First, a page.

NEW YORK (ChurchMilitant.com) - The archdiocese of New York is in the middle of a fundraising drive to raise $200 million, even while keeping misbehaving priests on its payroll.
In a letter obtained by Church Militant, Cdl. Timothy Dolan asks an elderly New Yorker struggling with ill health to make a "sacrificial donation of $250,000, to be paid over a five-year period."
According to an inside source, the priest of that particular parish had to take lessons a couple weeks before his fundraising speech, with someone from the archdiocese sent to teach him how to make the presentation asking for money.
The speech before the parish involved discussion of the archdiocese's Renew + Rebuild campaign, whose money will go towards parish renewal, schools, support for clergy, Catholic Charities and St. Patrick's Cathedral, among others.
At the parish level, approximately 75 percent will go towards St. Columba, with a quarter of funds being sent to the archdiocese.
The archdiocese consistently ends each year millions of dollars in debt, and relies heavily on contributions from parishioners to fund its annual operating expenses. It recently underwent its largest parish restructuring in New York's history, closing and merging multiple parishes — the result of dwindling Mass attendance, fewer priests and less money.
Called "Making All Things New," critics of the restructuring campaign called it "Making All Things Revenue," a way for the archdiocese to dig itself out of debt partly by closing down and selling off prime real estate. Although the archdiocese claims it has no plans to sell the properties anytime soon, past churches closed in New York have sold for millions, some demolished or converted into luxury apartment houses.
Financial reports show New York Archdiocesan Services end each year with an operating loss in the millions, with expenses consistently outpacing revenues:
In 2015, Cdl. Dolan and the archdiocese were sued by parishioners of St. Frances de Chantal in the Bronx over claims that parish priest Fr. Peter Miqueli embezzled $1 million from the parish to use on a gay-for-pay prostitute. The archdiocese conducted its own investigation and recently announced — to the frustration and outrage of parishioners, a number who could testify to the sexual misdeeds — that "nothing has been brought forward to substantiate them."
Additionally, the Bronx District Attorney refused to prosecute Miqueli, even though she admitted proof that he wrongly took $22,000 of parish funds — grand larceny in the third degree, according to New York law, which carries a penalty of between 2–7 years in prison.
Although Miqueli is no longer ministering as a priest, the archdiocese has not pursued laicization, meaning Miqueli is still on the archdiocese's payroll, his living expenses ultimately being paid by N.Y. parishioners.
In fact, the N.Y. archdiocese has a history of protecting misbehaving priests while punishing others for less egregious offenses. In addition to its sheltering of Miqueli, it has also protected and even promoted one priest caught some years ago in a gay sex sting. He has since been promoted to head of archdiocesan TV.
Contrast that with the treatment of Fr. Justin Wylie, a visiting priest and negotiator at the Permanent Observer Mission of the Holy See to the United Nations, who was swiftly thrown out of New York in 2014 after exposing priestly corruption. And Kevin Gallagher, a defrocked priest, was laicized after one instance of sexual activity with an adult, while little has been done to Fr. Miqueli in spite of multiple complaints by eyewitnesses over the course of several years.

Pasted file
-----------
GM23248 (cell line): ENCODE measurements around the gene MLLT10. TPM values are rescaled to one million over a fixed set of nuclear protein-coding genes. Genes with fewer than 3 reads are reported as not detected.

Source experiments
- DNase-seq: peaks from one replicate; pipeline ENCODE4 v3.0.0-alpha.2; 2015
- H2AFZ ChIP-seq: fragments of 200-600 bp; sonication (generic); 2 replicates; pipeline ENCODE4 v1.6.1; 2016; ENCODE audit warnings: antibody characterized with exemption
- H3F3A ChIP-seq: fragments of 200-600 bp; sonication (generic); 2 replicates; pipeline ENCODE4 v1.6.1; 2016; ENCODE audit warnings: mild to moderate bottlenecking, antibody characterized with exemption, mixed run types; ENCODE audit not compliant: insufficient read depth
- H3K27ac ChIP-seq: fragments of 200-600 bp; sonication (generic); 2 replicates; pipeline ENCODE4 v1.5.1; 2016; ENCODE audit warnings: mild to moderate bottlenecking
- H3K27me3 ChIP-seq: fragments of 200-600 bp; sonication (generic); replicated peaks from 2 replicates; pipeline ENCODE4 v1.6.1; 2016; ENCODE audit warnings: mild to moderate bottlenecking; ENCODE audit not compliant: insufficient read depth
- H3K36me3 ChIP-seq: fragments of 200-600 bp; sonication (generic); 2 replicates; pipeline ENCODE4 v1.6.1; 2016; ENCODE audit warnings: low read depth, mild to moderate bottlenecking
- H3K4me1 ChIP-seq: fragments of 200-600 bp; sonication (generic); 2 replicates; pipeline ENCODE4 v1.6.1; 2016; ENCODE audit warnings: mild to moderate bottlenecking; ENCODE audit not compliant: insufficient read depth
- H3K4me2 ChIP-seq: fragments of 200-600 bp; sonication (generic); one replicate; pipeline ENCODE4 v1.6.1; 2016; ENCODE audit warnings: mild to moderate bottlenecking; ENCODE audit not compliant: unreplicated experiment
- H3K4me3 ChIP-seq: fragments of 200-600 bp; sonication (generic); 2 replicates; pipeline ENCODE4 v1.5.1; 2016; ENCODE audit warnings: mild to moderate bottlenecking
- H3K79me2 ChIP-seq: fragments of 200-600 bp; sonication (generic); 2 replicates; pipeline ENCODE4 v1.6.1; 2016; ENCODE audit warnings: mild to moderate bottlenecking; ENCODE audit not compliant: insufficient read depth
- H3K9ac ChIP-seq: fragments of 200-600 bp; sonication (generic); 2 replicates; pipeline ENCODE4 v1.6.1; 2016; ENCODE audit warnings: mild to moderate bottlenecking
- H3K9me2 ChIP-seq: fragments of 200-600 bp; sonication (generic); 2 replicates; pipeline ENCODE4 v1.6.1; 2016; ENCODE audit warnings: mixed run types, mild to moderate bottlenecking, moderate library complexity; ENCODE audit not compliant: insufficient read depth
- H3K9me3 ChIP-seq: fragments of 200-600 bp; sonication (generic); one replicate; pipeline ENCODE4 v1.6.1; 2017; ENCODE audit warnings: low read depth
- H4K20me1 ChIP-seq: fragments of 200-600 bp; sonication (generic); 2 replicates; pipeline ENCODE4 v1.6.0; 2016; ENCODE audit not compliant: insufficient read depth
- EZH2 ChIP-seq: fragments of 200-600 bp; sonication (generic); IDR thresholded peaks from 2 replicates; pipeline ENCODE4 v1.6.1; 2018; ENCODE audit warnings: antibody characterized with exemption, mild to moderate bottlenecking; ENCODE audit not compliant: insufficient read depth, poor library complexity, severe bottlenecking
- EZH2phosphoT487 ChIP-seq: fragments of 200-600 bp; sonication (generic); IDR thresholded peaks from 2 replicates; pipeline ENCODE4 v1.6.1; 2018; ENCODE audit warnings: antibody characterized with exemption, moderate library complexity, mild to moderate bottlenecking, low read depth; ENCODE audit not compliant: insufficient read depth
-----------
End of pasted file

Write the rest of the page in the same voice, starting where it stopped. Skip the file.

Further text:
Sources claim the root of the problem is Vicar General Msgr. Gregory Mustaciuolo, allegedly an active homosexual who holds great power in the archdiocese and doles out punishment or reward to priests, without hindrance from Cdl. Dolan.
Sex abuse lawsuits have also dogged the N.Y. archdiocese for years. Earlier this year, the archdiocese took out a $100 million mortgage on Manhattan property in order to pay victims of priestly abuse. The mortgage was taken out on land owned beneath the Lotte New York Palace Hotel as well as the 19th-century Villard Houses on Madison Avenue, across the street from St. Patrick's Cathedral.
The archdiocese's most recent payouts involve $1.8 million issued in a settlement announced in late October for six victims (five of them male) abused by eight priests.
The Renew + Rebuild capital campaign comes amid Dolan's calls for fewer Masses.
"Many Catholics in the archdiocese of New York are not aware that Cdl. Dolan has asked all pastors to try to cut down on the number of Masses in all our parishes," explained Msgr. Joseph Giandurco of St. Patrick's Church in Yorktown Heights in an October 29 parish bulletin. The priest cites "fewer people coming to Mass," "fewer priests available" and the "rising costs for everything involved in having too many Masses" as reasons for the reduction.
The fundraising drive also comes during continuing and costly litigation involving Dolan's refusal to honor the wishes of Ven. Abp. Fulton J. Sheen's niece and her request to move her uncle's body to a shrine in Peoria, Illinois so that his cause for canonization can advance. Although New York had initially claimed it would obey the court and not pursue litigation, after the lower court ruled in Sheen's niece's favor and ordered that the body be moved, the archdiocese petitioned to block the order while it appealed the ruling.
Monsignor James Kruse, vicar general of the diocese of Peoria, spoke with Church Militant at the time, and expressed the diocese's "complete disappointment" in Dolan's decision "to draw this process out even longer."